R.E.M.’s ability to create something novel during the early ‘90s also contributed to its success. The mighty Nirvana is often given much of, if not all, the credit for destroying “hair bands” with “Smells Like Teen Spirit.” But consider this: “Losing My Religion” was released about seven months earlier. What I’m getting at is this: If “Smells Like Teen Spirit” was the nail in the coffin of Poison, Motley Crue and Def Leppard, then “Losing My Religion” was the cause of death.
There was nothing that sounded remotely close to what R.E.M. released on that cold February day. Plus, the music video that accompanied it is still one of the coolest of all time. It has a certain avant garde quality to it, which was no doubt a breath of fresh air compared to the preceding decade full of big hair and neon spandex. It was dark – figuratively and literally – symbolic and provocative.
For all of these reasons and more, the song made a monstrous impact on the musical status quo, but there is also a number of reasons why it could never have been.
Go back in time 21 years and be a fly on the wall in the room where R.E.M. is making its case for the choice of debut single off the album. Now imagine you’re the record exec that has to make a decision for “Losing My Religion” as the one. It’s a tough call. The song is most likely not what Warner Bros. expected or wanted, especially as a follow-up to the catchy “It’s the End of the World as We Know it (And I Feel Fine)” or pop-friendly “Stand.” I’m sure the “suits” thought the song was morose, confusing, weird, etc.
Also, where’s the hook? There are a few stanzas that could be considered a chorus of sorts (ya know, beginning with, “I thought that I heard you laughing”), but there is no chord change, so it is difficult to differentiate from the rest of the lyrics. Thus, it’s not a true chorus/refrain.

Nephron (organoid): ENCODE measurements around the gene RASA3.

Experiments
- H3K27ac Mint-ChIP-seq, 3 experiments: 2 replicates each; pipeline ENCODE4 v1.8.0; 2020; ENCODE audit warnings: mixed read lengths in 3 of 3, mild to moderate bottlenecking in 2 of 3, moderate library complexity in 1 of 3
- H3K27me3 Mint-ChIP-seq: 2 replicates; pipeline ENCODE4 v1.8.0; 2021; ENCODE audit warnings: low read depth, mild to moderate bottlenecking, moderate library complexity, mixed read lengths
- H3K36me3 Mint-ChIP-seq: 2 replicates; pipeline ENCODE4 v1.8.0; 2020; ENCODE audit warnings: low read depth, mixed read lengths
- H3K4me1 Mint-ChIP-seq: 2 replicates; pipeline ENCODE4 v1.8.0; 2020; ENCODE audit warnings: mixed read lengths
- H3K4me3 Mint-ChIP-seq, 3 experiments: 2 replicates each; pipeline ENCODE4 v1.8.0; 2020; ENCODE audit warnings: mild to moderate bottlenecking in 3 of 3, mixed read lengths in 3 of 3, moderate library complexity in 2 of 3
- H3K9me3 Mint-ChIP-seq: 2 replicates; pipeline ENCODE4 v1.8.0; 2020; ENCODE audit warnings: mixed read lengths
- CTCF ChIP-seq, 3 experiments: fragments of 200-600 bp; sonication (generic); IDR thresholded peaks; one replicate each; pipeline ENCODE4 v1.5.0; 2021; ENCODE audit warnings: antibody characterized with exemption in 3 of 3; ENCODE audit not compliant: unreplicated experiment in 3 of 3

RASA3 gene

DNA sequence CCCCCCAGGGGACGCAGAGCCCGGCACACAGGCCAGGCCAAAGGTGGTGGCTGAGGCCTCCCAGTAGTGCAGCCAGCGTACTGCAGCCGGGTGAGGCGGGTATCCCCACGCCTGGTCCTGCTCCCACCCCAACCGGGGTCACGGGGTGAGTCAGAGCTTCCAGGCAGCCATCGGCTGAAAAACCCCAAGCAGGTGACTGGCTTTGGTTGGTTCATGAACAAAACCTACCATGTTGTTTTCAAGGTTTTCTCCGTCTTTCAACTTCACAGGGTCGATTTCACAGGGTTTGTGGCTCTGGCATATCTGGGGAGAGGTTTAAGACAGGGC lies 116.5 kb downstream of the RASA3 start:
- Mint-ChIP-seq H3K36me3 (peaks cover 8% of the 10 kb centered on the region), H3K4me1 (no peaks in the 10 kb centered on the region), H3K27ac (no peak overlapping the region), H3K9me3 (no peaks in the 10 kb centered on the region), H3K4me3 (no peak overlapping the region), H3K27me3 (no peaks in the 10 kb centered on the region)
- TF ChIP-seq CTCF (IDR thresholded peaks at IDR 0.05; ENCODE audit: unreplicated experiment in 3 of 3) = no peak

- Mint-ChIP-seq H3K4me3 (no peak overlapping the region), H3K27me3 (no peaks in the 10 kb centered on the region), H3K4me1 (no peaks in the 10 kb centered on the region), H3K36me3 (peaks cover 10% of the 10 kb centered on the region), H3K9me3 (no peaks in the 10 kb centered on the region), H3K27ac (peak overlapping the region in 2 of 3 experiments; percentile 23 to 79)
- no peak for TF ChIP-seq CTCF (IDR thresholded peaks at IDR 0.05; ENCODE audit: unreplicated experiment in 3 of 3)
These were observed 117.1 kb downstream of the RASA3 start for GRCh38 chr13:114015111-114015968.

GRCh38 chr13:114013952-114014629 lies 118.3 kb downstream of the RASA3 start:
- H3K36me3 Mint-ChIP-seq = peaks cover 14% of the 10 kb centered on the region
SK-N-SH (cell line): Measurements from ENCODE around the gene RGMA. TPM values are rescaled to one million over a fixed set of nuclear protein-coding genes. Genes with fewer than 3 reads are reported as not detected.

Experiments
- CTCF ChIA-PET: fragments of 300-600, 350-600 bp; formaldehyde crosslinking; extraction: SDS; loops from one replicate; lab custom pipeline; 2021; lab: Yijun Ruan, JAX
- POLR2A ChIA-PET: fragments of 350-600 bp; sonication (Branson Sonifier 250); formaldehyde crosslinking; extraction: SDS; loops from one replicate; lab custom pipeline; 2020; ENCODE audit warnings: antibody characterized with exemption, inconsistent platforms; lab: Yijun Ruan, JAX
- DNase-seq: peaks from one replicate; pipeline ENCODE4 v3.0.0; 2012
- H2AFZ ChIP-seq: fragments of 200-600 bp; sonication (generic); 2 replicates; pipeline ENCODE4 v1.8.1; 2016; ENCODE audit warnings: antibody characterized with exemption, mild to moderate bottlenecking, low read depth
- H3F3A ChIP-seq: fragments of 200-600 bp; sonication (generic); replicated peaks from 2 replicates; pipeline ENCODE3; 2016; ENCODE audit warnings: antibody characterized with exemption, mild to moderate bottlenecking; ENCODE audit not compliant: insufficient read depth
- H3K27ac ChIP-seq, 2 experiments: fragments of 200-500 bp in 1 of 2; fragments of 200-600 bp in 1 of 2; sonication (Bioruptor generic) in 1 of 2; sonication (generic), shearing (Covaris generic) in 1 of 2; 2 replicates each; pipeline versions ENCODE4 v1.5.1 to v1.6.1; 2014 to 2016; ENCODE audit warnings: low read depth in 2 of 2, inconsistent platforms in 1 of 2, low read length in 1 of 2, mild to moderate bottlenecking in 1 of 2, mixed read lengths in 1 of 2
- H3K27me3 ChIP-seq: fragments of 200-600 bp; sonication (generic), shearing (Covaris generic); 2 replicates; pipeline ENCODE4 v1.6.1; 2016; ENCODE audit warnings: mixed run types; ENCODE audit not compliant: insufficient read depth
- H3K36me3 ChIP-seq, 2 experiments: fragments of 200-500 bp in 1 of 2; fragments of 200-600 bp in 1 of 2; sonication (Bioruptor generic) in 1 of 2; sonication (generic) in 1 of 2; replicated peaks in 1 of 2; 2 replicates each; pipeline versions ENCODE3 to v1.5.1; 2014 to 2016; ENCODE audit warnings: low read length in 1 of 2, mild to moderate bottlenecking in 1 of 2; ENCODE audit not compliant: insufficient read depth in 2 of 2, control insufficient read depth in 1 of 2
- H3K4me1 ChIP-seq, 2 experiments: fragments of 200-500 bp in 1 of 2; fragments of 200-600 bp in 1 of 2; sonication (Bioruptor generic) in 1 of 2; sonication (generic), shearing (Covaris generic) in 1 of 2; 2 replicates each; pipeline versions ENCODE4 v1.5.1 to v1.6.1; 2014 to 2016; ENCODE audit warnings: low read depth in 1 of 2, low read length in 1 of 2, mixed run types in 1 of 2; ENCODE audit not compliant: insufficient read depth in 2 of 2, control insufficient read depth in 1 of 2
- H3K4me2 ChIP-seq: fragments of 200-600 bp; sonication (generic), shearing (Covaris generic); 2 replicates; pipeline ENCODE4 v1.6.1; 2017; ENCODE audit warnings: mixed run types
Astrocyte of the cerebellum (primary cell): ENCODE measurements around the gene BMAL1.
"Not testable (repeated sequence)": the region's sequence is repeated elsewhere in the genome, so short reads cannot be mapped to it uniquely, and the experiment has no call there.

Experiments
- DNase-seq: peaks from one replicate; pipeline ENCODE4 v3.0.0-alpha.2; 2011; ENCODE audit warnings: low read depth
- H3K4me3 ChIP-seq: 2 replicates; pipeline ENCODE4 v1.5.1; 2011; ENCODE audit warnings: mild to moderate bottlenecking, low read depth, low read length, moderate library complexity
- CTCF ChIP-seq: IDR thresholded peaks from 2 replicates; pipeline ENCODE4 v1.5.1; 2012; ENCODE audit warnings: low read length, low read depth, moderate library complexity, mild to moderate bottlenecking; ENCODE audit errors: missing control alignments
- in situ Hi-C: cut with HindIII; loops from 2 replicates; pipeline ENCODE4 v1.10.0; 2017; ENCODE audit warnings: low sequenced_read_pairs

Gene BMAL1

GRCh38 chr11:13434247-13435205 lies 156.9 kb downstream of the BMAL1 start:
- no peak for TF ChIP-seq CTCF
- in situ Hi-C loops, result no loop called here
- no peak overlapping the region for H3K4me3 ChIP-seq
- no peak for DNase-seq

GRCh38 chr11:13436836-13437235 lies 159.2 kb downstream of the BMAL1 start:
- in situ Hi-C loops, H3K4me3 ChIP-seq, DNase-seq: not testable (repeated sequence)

Stipe’s lyrics are difficult to follow and relate to the average person, which doesn’t really matter in pop music, as long as there is a hook. Well, there’s not, as was mentioned already. The only conclusion made about the lyrics is that he’s describing a dream, or perhaps a fantasy. As we all know, dreams can be quite difficult to describe and often are unusual. So, no, or very few, points are awarded for relatability.
As far as length of the song, it lands just outside the boundary of what’s common for pop songs, falling just short of 4.5 minutes. As mentioned earlier, this criteria is a smidge flimsier, but to ensure frequent radio play – which is key for hit songs – 4.5 minutes teeters on being too long. No matter, the song garnered plenty of radio attention on pop and rock stations alike.
So, let’s recap. A song with no chorus, that’s a bit too long for radio play, features a mandolin playing the main riff and is comprised of peculiar subject matter becomes one of the decade’s biggest hits. Improbable, but perhaps R.E.M. knew something no one else did. Or maybe they got lucky.
Whatever the case, “Losing My Religion” is a spectacular song that transcends time and genre. R.E.M. made an indelible impression on the course of music during its nearly three-decade run, and this gem should be considered its greatest contribution.
It also should be considered among the best pop songs of the 1990s.